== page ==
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African Americans have higher MS risk, study finds

Saturday June 22, 2013
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Contrary to a widely accepted belief, African American women may have a higher rather than lower risk of developing multiple sclerosis compared with Caucasians, according to a new study.

Annette Langer-Gould, MD, with the Kaiser Permanente Southern California Department of Research & Evaluation in Pasadena, Calif., said the belief that African Americans have a lower risk of developing MS "was based on evidence that was problematic."

For the study, which appeared in the journal Neurology, researchers examined the entire database of more than 3.5 million members of the Kaiser Permanente Southern California health plan over a three-year period and identified 496 people with newly diagnosed MS. Such a population-based study is considered a more accurate way to determine disease risk than to examine only those people who attend a specific clinic or hospital, the researchers noted.

The study found that African Americans had a 47% increased risk of MS compared with Caucasians, while Hispanics and Asians had a 58% and 80% lower risk than Caucasians.

Sex differences in MS risk also were highlighted in the study. The higher risk in African Americans was found in women only, whereas the lower risk for Hispanics and Asians was found in both sexes. African-American women had triple the risk of MS compared with African-American men.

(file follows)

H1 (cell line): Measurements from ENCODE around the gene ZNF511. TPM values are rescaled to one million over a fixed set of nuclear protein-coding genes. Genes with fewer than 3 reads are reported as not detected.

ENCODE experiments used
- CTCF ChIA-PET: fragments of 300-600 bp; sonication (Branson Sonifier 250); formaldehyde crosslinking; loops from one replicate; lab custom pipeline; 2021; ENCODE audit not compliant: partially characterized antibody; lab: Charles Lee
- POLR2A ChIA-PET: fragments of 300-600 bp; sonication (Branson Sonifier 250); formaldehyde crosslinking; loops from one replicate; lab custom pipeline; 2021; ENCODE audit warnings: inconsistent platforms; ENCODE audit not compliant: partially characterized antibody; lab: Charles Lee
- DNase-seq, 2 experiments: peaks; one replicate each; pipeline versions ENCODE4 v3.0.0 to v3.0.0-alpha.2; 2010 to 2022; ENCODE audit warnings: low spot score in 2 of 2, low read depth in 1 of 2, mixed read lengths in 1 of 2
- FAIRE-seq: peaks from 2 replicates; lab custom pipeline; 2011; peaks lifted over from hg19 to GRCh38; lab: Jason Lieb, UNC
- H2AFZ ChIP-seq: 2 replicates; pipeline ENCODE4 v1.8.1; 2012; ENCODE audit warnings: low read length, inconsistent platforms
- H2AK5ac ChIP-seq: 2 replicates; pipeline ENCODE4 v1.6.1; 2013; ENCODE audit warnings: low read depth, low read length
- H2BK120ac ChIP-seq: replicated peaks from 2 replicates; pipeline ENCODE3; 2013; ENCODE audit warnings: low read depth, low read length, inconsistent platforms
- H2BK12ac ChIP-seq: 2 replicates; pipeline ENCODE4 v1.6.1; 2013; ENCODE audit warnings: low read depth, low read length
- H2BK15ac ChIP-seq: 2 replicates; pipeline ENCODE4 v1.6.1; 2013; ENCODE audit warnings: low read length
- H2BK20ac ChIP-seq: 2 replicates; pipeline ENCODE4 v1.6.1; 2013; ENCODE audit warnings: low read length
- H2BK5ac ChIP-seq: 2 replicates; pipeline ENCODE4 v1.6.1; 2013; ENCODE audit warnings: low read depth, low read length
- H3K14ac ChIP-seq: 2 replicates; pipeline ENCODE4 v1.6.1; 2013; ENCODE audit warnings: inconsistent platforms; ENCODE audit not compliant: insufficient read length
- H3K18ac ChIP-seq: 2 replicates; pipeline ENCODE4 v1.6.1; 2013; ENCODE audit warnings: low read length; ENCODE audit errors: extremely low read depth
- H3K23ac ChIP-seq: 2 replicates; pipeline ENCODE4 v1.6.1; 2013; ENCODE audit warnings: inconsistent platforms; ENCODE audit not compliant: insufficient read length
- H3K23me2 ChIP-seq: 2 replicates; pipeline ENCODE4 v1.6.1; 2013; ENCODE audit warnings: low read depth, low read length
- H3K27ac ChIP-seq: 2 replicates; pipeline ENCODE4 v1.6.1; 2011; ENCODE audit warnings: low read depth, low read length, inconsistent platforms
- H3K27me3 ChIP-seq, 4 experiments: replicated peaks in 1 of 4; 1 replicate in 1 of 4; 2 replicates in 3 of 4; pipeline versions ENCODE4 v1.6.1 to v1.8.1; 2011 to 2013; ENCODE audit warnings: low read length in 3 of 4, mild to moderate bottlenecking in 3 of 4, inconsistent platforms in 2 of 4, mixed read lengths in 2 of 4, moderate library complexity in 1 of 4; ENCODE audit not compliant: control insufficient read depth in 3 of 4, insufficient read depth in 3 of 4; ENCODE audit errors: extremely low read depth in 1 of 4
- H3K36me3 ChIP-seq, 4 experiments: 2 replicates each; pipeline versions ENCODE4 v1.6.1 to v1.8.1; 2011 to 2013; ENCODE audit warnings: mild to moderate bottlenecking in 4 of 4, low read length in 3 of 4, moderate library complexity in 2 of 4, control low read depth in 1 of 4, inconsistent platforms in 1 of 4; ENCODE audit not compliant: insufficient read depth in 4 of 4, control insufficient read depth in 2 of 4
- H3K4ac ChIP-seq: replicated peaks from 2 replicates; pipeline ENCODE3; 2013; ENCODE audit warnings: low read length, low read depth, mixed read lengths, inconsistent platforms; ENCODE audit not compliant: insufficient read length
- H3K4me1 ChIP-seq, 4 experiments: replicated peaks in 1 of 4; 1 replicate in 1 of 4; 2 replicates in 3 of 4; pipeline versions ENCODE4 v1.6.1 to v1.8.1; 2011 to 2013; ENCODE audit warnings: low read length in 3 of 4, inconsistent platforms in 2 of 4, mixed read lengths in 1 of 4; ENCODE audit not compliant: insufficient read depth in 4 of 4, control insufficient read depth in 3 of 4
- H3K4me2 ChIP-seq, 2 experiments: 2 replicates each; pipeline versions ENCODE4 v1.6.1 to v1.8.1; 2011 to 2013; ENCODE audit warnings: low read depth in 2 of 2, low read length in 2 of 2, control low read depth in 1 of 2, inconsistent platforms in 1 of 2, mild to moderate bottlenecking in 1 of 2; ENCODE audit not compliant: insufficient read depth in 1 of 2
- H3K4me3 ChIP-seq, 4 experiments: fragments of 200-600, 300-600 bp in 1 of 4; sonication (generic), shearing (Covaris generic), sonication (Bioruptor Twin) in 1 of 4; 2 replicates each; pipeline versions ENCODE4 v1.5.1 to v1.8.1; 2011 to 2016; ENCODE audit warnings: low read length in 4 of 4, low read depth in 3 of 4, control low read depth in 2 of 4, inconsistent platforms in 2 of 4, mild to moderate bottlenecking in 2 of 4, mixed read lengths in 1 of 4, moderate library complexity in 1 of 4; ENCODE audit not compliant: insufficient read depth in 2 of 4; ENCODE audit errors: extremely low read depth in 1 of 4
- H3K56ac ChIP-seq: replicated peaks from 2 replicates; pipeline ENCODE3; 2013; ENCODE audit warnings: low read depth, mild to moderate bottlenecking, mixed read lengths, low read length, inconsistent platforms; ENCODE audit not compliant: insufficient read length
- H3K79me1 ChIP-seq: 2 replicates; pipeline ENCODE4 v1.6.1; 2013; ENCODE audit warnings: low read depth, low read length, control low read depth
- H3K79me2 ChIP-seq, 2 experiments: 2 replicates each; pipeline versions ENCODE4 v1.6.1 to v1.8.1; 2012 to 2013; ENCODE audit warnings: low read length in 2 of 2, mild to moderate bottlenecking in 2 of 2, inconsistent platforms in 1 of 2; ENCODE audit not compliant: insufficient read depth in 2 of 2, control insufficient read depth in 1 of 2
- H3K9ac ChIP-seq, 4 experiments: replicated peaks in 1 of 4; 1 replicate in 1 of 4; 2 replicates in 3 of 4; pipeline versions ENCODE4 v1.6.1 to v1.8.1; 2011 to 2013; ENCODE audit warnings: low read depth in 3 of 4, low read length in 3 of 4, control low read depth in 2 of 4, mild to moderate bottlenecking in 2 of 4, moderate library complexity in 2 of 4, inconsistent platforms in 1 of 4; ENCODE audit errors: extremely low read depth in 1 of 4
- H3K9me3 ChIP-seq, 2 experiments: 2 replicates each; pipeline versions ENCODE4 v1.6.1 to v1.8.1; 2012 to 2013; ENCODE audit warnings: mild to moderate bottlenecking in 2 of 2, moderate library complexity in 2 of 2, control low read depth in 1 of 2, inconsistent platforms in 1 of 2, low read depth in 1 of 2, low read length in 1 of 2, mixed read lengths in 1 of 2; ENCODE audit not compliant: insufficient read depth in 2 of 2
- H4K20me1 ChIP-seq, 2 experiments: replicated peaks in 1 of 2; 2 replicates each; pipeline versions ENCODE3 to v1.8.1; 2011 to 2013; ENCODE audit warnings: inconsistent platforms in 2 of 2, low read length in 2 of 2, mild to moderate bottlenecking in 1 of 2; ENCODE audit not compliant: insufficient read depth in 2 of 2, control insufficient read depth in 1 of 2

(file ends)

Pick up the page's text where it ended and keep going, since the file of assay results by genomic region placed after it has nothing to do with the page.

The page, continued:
African-Americans made up 21% of those with MS despite comprising only 10% of the total study population. Caucasians made up 52% of those with MS, compared with 38% of the study population. A total of 23% of those with MS were Hispanic, compared with 40% of the total population. Asians made up 3% of those with MS, compared with 9% of the population.

"One explanation for our findings is that people with darker skin tones have lower vitamin D levels and, ultimately, an increased risk, but this would not explain why Hispanics and Asians have a lower risk than Caucasians," said Langer-Gould, a Fellow of the American Academy of Neurology, noting that about 19,000 people per year and 250 people per week will be diagnosed with MS in the United States.

"These numbers highlight the need for more minorities to be included in MS studies, so that we can fully understand how race may play a role in developing the disease."

Read the study abstract: www.neurology.org/content/80/19/1734.abstract.


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